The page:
Although upfront costs may be higher than doing it yourself, hiring a qualified, professional cleaning /sanitizing crew adds assurance that protocols are being followed, not to mention your own team members’ time will be freed up to attend to customers and your ongoing projects. You can look for sanitizing companies that have experience in the construction sphere if jobsites are your concern, or experienced office cleaning crews for your firm’s workplace. Many such companies offer affordable, effective solutions and even use organic and/or environmentally friendly formulas that meet current cleaning standards. Some companies may even offer recorded visits with shareable video files so you can be sure the job was performed to your satisfaction.

    4. Divide and conquer.

      If you decide that hiring an outside company is not right for your business, another option for maintaining sanitization requirement compliance is to assign a composite cleaning crew from each trade working at the project site, essentially spreading the responsibilities and time spent across the different functions…rather than spreading germs.

    5. Follow guidelines specific to the construction industry.

      OSHA, for example, has put out COVID-19 guidance for the construction workforce in order to keep workers safe. Among the tips provided, beyond encouraging workers to stay home if they are sick and reporting any health or safety concerns are:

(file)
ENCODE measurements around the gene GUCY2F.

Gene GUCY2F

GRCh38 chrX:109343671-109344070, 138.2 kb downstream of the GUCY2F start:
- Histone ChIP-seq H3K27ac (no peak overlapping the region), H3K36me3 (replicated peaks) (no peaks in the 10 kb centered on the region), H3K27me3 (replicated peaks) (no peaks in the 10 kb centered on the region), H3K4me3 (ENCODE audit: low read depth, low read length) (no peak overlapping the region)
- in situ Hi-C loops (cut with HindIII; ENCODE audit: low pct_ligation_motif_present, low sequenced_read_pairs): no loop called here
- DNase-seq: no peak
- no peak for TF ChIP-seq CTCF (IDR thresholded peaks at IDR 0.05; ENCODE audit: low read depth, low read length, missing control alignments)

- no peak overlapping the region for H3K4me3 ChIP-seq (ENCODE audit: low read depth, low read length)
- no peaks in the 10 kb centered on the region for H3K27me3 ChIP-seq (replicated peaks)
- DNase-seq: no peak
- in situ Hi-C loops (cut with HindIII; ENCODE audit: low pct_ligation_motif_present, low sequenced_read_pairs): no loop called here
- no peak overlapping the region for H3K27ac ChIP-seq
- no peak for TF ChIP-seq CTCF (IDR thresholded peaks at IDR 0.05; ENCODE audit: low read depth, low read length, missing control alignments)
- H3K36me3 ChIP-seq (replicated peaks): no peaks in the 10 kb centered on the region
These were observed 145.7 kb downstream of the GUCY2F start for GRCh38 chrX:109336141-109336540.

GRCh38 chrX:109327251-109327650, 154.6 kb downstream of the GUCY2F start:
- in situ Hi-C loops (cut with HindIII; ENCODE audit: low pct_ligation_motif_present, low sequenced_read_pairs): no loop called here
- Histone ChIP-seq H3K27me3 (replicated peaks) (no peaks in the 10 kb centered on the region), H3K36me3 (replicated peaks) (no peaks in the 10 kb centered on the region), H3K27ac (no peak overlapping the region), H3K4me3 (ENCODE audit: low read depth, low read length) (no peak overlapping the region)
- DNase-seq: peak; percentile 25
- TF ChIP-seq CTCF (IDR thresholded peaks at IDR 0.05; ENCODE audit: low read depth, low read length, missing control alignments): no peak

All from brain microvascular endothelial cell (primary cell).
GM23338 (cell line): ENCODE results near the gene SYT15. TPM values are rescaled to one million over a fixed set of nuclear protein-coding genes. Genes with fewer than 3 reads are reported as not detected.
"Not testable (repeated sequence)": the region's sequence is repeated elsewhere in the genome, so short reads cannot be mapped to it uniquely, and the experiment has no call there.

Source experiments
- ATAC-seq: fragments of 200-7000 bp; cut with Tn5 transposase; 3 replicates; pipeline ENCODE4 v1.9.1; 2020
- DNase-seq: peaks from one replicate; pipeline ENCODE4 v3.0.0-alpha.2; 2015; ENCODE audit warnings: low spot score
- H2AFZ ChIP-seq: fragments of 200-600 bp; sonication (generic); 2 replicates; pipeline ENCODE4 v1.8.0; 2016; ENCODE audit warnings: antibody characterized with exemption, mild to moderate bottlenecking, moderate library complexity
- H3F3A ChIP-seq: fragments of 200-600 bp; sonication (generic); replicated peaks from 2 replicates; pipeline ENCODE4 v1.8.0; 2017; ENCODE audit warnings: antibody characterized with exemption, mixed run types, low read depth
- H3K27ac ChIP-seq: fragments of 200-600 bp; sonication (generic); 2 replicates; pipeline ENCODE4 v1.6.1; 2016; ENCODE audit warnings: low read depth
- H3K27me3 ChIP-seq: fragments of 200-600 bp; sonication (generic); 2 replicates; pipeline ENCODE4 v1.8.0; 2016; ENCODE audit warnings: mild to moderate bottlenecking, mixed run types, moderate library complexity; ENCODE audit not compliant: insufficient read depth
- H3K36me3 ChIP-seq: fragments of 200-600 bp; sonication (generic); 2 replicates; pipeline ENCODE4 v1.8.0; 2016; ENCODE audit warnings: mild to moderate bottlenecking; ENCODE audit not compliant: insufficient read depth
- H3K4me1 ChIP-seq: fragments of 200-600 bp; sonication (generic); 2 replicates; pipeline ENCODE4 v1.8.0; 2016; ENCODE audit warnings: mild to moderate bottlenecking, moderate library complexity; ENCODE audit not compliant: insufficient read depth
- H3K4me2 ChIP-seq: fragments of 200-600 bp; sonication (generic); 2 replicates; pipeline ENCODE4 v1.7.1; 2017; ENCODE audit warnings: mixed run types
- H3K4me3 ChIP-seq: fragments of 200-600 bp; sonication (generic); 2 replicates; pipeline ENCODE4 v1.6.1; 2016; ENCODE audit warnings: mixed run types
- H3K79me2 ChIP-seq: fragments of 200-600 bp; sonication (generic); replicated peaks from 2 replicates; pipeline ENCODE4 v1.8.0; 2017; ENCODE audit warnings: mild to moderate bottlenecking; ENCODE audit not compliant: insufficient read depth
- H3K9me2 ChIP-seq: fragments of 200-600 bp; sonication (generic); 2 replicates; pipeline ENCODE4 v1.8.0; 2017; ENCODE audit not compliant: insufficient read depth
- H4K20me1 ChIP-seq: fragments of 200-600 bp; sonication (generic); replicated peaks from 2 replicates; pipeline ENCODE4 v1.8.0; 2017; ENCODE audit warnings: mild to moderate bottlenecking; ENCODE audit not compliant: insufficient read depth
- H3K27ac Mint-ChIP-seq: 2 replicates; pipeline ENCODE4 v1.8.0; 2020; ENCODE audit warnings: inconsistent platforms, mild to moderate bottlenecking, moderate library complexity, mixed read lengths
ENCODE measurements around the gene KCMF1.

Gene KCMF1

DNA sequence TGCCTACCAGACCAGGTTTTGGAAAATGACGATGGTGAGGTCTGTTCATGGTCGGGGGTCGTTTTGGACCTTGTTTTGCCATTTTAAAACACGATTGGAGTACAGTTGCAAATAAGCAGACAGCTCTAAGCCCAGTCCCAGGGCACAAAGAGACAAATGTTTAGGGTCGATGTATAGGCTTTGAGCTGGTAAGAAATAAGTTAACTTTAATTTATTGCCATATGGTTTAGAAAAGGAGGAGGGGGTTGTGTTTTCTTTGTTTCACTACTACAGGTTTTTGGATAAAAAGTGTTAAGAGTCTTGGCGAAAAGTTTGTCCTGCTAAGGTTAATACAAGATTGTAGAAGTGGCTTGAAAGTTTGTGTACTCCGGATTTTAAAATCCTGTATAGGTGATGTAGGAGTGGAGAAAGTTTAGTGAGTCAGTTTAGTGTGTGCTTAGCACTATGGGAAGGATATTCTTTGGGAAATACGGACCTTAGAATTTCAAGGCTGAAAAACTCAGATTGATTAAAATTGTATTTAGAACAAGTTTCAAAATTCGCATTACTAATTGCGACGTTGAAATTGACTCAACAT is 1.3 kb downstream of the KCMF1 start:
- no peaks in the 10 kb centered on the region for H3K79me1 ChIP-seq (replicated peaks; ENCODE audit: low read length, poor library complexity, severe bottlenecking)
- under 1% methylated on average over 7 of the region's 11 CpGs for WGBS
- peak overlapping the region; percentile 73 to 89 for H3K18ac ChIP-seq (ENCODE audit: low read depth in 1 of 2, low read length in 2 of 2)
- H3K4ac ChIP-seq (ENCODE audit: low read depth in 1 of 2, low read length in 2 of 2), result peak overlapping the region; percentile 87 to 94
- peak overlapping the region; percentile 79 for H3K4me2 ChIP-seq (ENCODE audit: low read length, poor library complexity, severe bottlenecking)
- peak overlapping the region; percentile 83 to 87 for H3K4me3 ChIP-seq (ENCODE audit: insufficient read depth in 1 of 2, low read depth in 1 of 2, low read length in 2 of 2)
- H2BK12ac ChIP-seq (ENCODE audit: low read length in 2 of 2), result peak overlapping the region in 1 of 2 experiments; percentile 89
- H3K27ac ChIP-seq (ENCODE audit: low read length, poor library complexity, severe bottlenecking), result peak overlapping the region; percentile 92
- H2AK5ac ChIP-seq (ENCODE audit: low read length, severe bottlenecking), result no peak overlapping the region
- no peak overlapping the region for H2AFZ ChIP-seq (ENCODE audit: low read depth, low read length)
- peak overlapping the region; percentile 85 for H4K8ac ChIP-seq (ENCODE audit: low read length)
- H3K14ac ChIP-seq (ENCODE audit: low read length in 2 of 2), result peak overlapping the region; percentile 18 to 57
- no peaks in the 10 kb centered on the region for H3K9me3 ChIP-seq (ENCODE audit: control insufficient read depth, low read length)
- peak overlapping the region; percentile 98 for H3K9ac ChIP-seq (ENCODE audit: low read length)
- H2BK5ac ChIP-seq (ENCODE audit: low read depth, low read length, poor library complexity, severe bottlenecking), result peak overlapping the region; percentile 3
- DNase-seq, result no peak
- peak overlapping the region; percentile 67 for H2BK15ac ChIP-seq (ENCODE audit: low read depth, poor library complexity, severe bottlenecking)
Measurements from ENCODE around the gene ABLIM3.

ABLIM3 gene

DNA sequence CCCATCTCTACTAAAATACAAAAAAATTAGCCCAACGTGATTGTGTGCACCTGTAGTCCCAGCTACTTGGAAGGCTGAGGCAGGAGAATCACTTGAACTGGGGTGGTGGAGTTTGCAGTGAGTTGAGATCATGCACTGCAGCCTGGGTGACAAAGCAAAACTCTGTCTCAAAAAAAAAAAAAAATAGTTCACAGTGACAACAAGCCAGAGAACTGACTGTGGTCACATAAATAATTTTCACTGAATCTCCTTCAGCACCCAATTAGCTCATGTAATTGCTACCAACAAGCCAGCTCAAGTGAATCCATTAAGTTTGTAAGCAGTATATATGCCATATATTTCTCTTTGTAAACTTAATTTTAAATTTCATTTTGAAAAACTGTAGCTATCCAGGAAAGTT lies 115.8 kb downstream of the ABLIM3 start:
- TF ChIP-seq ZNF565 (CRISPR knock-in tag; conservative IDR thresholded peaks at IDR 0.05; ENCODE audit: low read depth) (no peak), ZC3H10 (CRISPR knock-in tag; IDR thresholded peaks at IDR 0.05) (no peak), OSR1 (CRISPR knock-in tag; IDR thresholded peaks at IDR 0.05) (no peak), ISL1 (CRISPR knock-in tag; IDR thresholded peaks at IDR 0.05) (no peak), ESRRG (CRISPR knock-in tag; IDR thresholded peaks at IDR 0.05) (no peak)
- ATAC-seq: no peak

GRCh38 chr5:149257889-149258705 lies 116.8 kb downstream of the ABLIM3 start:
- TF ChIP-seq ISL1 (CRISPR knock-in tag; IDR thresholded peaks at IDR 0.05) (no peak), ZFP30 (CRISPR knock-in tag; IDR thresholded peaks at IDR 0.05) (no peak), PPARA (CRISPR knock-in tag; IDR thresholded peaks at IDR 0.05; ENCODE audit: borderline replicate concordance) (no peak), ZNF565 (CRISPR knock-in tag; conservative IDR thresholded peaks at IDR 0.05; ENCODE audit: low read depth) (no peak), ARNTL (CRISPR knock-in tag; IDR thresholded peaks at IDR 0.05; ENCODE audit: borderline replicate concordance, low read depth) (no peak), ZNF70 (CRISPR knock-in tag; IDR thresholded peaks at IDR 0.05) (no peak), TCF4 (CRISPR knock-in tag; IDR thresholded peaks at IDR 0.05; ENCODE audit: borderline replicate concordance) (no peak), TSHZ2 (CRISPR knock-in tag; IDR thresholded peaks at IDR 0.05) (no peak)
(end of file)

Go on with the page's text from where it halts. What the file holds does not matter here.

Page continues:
• Allow workers to wear masks over their nose and mouth to prevent them from spreading the virus.
      • Continue to use other normal control measures, including personal protective equipment (PPE) necessary to protect workers from other job hazards.
      • Advise workers to avoid physical contact with others and direct employees/contractors/visitors to increase personal space to at least six feet, where possible and all workers should maintain social distancing while inside work trailers, if used.
      • Train workers how to properly put on, use/wear, and take off protective clothing and equipment.
      • Encourage respiratory etiquette, including covering coughs and sneezes.
      • Promote personal hygiene. (If workers do not have immediate access to soap and water for handwashing, provide alcohol-based hand rubs containing at least 60 percent alcohol.)
      • Use EPA-approved cleaning chemicals [See Item #7 below].